Posted in Stories, Writing

Breaking Waters (Part 1 of 3)

She sat in the living room waiting for him to come home. She could hear the clock ticking but she refused to look at it. The party would be starting in an hour. She was ready, her dress freshly dry cleaned and her hair done up in a French twist. She had been waiting all year for this party; it was the first event they were going to attend as a married couple, and now they were going to be late. He was supposed to be back fifteen minutes ago. She took a deep breath and dialed his number again, glancing nervously out the window. The phone answered, but she saw nothing but black on the hologram screen. She tapped the device, wondering idly if it had broken. She hated all this new technology; it never seemed to work for her. The disembodied voice of the dialing operator told her to please leave a message at the light. The screen flashed, and she repeated her previous messages. “Calix…”

“Calix, where are you? Are you okay? Call me back, please.” He heard her voice floating somewhere to the left, replaying over and over. He couldn’t move, couldn’t reach her. He felt cold. His body had turned numb, half submerged beneath the water that was slowly filling the car. His arms were pinned to his side. All he wanted to do was answer her, but he couldn’t move his arms. “Gwen,” he choked, “Gwen.” He licked his lips and tried to swallow but the blood was rising fast, faster than the water. His eyes slowly closed. “Gwen…”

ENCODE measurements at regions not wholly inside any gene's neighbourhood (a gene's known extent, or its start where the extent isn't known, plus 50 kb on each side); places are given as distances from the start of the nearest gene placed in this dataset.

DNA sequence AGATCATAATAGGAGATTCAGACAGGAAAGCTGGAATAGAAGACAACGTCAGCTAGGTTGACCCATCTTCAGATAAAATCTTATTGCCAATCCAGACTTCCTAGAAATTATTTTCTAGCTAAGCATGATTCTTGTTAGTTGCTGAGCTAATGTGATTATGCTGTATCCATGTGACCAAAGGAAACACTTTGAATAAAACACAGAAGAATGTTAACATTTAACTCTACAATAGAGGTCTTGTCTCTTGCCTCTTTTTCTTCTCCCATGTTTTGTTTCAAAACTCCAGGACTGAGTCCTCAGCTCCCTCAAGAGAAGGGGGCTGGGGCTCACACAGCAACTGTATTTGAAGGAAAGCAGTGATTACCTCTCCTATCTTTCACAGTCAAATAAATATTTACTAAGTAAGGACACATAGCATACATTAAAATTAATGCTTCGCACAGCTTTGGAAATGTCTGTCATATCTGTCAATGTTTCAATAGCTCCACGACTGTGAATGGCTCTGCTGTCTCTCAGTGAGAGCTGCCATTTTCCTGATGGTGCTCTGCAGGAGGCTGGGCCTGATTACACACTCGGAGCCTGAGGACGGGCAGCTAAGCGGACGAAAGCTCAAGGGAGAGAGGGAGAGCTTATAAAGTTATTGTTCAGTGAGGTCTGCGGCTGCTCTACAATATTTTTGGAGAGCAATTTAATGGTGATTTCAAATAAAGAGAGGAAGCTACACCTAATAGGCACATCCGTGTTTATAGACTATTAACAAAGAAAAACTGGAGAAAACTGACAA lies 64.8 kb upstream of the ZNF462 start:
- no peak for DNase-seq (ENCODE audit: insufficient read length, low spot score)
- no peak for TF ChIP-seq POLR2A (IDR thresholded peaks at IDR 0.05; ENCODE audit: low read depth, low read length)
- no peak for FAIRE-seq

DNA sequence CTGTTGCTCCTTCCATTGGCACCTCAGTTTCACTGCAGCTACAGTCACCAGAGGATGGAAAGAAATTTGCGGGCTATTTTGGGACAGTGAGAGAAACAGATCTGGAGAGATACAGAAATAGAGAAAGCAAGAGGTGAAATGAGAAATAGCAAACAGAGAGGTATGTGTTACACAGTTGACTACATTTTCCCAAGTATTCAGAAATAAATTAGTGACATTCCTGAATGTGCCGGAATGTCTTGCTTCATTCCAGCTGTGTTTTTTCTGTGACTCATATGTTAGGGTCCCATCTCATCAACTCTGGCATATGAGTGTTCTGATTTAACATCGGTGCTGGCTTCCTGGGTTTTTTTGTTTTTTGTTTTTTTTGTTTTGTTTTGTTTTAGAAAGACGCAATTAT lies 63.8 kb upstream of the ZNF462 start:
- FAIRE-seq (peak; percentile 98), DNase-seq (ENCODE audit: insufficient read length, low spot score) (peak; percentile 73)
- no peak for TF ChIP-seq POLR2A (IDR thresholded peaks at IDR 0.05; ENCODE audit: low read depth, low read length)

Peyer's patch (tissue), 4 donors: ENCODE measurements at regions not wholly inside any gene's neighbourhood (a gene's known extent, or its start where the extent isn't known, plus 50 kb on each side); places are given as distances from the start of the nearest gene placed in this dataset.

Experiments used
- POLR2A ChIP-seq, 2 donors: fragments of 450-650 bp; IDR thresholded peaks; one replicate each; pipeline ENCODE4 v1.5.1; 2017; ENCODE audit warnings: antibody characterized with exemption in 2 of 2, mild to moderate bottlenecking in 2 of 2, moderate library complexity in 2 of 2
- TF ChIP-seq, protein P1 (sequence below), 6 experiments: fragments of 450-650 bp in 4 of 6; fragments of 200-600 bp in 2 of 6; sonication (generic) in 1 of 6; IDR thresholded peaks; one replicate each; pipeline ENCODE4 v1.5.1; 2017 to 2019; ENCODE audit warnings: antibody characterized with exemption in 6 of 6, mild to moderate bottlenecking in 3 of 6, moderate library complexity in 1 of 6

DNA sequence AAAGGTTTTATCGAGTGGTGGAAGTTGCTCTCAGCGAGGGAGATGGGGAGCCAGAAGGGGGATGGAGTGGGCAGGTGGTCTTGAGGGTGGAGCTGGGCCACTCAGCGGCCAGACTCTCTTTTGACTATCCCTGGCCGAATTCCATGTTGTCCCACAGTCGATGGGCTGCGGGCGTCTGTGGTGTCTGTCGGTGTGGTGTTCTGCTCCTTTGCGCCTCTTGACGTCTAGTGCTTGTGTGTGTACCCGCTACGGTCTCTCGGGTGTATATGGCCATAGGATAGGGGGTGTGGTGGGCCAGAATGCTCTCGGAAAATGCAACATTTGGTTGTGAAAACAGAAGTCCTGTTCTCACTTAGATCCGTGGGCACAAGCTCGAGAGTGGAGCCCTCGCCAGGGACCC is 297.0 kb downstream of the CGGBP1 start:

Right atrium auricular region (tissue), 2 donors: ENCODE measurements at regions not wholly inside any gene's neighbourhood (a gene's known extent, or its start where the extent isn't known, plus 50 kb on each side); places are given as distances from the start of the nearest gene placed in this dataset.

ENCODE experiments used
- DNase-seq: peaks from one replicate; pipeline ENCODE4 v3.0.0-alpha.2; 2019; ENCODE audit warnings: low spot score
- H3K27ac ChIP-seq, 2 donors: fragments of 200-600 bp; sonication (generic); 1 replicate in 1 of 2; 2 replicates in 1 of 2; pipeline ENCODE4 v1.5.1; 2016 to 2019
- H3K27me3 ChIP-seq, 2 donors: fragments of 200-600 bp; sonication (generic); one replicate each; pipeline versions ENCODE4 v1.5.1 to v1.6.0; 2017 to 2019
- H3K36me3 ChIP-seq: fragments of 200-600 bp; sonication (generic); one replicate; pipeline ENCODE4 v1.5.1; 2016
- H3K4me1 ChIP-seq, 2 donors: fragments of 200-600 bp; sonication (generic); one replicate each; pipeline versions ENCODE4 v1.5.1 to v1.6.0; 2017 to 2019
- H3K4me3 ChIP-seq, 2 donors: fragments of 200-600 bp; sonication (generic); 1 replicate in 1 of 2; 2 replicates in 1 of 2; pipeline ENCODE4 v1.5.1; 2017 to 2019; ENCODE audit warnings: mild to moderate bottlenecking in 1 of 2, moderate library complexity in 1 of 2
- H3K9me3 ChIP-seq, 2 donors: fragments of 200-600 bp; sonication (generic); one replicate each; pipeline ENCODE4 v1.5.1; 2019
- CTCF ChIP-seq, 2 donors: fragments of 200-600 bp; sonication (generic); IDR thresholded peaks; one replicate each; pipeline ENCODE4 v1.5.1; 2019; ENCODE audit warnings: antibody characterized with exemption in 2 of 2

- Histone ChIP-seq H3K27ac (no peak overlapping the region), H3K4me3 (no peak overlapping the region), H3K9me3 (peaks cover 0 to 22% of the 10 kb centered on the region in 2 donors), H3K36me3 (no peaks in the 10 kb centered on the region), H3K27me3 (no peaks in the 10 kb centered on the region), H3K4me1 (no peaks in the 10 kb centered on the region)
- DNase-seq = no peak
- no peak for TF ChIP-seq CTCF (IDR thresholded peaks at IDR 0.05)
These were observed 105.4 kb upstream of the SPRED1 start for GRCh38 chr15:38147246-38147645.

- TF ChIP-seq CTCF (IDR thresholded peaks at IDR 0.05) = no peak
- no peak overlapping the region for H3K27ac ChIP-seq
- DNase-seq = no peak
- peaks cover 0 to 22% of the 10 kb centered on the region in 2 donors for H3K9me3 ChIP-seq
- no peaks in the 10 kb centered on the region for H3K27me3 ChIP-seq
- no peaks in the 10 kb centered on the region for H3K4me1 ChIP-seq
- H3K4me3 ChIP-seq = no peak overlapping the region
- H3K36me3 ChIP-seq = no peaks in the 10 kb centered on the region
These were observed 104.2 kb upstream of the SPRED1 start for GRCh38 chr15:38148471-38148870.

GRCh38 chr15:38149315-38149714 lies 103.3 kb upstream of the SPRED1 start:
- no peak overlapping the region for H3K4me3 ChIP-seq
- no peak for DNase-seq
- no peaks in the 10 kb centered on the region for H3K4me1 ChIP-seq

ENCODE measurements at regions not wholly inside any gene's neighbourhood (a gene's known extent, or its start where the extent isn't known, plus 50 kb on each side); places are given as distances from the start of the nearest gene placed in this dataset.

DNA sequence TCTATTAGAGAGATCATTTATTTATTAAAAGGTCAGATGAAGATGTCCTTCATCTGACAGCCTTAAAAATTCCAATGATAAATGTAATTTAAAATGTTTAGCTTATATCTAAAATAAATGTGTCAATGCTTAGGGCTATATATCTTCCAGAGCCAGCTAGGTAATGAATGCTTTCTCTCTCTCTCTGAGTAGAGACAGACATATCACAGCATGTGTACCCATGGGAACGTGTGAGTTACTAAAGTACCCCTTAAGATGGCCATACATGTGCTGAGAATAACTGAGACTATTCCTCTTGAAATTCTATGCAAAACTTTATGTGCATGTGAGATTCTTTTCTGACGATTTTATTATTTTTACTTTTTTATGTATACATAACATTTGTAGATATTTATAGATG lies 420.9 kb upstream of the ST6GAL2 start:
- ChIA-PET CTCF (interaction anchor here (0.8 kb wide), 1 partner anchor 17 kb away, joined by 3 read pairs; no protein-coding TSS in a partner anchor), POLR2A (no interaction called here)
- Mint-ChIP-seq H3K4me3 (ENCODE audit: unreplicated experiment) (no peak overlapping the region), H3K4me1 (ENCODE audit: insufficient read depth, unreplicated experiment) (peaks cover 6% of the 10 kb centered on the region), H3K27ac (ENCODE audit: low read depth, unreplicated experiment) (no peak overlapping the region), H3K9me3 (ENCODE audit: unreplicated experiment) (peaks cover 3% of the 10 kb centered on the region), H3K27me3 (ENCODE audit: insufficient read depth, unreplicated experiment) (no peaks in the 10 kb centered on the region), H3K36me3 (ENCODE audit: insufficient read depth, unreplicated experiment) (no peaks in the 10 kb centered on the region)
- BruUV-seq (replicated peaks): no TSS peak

“Gwen.” She looked up to see August’s face, his mouth a thin morose line. He reached his hand out to her. She blinked in the bright lights that were shimmering out from behind his head. His voice swooped in and out. “Have you spoken to the doctor yet?” She nodded her head, getting shakily to her feet. Her eyes focused on the sign posted above the couch across the room: Berlin General Hospital. She had read the words over and over and still felt doubtful of where she was.

“He said that I could see him now. I was waiting for… I don’t know what for.” She felt the world begin to spin again and steadied herself against the wall. She closed her eyes and breathed deeply. She felt August take her arm and begin to lead her away. They were transported to the fifth floor, and Gwen allowed herself to be directed along the hallway, her quiet footsteps brushing against the tile next to August’s steady clacks. They stopped before a door, Gwen’s arm clenching August to a halt. She peered at the door with wide, uneasy eyes.

“Do you think he suffered much?” she whispered.

“His car was thrown into a ditch.”